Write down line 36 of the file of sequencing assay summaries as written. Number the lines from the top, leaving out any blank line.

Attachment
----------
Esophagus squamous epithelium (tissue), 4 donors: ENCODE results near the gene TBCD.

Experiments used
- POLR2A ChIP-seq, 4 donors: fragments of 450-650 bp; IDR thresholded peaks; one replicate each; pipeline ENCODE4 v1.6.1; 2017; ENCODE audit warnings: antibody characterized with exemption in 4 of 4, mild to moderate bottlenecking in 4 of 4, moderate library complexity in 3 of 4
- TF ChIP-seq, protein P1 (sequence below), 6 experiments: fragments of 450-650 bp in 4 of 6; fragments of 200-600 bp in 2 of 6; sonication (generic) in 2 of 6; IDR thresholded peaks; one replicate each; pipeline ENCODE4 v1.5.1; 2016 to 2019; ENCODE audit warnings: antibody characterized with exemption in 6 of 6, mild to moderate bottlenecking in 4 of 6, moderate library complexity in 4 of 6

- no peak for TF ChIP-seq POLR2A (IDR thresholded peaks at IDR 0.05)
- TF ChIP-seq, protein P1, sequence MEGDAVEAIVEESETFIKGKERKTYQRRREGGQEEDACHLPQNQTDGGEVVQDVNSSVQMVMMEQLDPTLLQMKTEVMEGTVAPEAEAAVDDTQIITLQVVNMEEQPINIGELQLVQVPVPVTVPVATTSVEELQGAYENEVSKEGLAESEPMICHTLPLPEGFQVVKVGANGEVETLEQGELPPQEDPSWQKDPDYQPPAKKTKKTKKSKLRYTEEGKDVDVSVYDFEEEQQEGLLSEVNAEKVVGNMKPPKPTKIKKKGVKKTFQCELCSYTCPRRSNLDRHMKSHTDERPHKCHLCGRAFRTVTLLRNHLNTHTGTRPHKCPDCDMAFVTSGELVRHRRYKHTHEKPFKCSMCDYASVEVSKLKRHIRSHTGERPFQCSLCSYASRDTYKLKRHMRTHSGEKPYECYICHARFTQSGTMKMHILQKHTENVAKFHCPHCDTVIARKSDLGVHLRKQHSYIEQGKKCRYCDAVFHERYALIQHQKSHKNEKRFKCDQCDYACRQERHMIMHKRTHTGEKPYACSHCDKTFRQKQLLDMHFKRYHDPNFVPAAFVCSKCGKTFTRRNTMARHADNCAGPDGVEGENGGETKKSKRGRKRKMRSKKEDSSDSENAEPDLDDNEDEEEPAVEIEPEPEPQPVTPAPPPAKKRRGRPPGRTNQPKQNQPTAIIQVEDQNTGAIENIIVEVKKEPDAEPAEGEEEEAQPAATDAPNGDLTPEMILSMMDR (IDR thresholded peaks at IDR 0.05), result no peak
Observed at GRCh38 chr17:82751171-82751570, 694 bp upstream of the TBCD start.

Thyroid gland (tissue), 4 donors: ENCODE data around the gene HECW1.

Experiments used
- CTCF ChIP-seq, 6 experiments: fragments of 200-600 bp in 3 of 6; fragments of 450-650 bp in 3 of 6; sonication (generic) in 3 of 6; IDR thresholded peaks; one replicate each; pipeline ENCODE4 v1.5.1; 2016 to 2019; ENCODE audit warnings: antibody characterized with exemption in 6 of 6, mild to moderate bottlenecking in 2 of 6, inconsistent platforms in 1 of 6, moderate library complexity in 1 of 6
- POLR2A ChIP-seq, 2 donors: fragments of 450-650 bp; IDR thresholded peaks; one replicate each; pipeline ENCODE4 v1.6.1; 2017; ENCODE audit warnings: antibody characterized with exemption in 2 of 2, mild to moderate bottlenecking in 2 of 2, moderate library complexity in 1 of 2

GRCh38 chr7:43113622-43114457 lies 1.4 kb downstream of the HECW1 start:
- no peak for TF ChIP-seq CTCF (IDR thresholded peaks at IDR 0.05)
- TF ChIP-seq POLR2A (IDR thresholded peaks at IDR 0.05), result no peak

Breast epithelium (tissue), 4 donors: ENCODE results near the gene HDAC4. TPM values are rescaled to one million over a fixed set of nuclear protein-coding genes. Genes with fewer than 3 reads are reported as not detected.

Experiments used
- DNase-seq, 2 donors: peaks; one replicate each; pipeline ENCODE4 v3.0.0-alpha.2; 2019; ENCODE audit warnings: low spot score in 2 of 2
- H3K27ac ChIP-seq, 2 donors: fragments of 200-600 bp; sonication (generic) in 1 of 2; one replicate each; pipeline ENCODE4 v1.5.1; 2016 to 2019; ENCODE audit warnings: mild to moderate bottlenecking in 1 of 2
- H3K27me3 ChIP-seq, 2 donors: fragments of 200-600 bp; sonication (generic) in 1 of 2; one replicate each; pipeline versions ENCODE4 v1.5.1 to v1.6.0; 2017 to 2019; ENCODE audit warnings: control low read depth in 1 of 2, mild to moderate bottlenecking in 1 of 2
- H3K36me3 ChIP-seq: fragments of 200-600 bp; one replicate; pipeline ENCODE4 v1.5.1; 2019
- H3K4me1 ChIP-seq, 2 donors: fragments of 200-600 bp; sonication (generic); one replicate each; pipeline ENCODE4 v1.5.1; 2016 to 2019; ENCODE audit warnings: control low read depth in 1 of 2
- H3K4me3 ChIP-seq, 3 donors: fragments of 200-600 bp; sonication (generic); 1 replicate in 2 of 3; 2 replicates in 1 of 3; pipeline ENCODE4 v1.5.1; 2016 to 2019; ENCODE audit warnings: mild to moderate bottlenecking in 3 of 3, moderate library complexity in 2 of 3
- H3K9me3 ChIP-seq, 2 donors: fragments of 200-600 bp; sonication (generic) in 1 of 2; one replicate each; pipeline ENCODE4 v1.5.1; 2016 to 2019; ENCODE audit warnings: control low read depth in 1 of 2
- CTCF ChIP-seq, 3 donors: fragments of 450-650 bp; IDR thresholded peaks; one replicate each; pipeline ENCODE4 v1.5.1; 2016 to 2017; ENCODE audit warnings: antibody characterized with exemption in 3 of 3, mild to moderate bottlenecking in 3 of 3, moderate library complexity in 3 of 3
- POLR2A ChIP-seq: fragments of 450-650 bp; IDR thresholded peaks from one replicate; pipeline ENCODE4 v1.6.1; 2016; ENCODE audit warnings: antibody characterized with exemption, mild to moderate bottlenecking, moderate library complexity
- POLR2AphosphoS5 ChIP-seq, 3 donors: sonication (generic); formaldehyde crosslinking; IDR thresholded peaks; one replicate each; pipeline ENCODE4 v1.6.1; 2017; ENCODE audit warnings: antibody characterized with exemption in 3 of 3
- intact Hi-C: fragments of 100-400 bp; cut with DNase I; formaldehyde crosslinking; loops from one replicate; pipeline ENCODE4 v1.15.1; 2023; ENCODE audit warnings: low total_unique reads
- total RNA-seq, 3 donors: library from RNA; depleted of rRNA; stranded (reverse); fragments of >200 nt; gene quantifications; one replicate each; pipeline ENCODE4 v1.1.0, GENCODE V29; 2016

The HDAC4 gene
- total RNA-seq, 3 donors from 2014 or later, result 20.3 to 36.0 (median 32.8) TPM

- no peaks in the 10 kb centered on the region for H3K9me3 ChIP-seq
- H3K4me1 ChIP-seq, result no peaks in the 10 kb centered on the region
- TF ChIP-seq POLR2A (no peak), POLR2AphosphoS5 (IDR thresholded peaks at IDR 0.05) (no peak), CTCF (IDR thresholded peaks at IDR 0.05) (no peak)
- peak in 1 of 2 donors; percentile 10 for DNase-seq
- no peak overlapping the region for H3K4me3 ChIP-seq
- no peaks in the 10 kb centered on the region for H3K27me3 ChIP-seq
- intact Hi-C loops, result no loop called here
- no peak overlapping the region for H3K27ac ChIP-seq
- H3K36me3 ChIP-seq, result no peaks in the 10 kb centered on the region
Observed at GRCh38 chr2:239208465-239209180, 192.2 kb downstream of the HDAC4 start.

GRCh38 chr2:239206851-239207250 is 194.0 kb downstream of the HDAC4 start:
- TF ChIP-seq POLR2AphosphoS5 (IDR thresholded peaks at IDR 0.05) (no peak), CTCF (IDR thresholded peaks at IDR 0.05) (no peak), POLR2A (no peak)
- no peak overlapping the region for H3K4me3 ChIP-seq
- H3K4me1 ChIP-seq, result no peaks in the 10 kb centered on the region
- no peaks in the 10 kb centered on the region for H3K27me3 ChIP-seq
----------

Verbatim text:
- no peaks in the 10 kb centered on the region for H3K27me3 ChIP-seq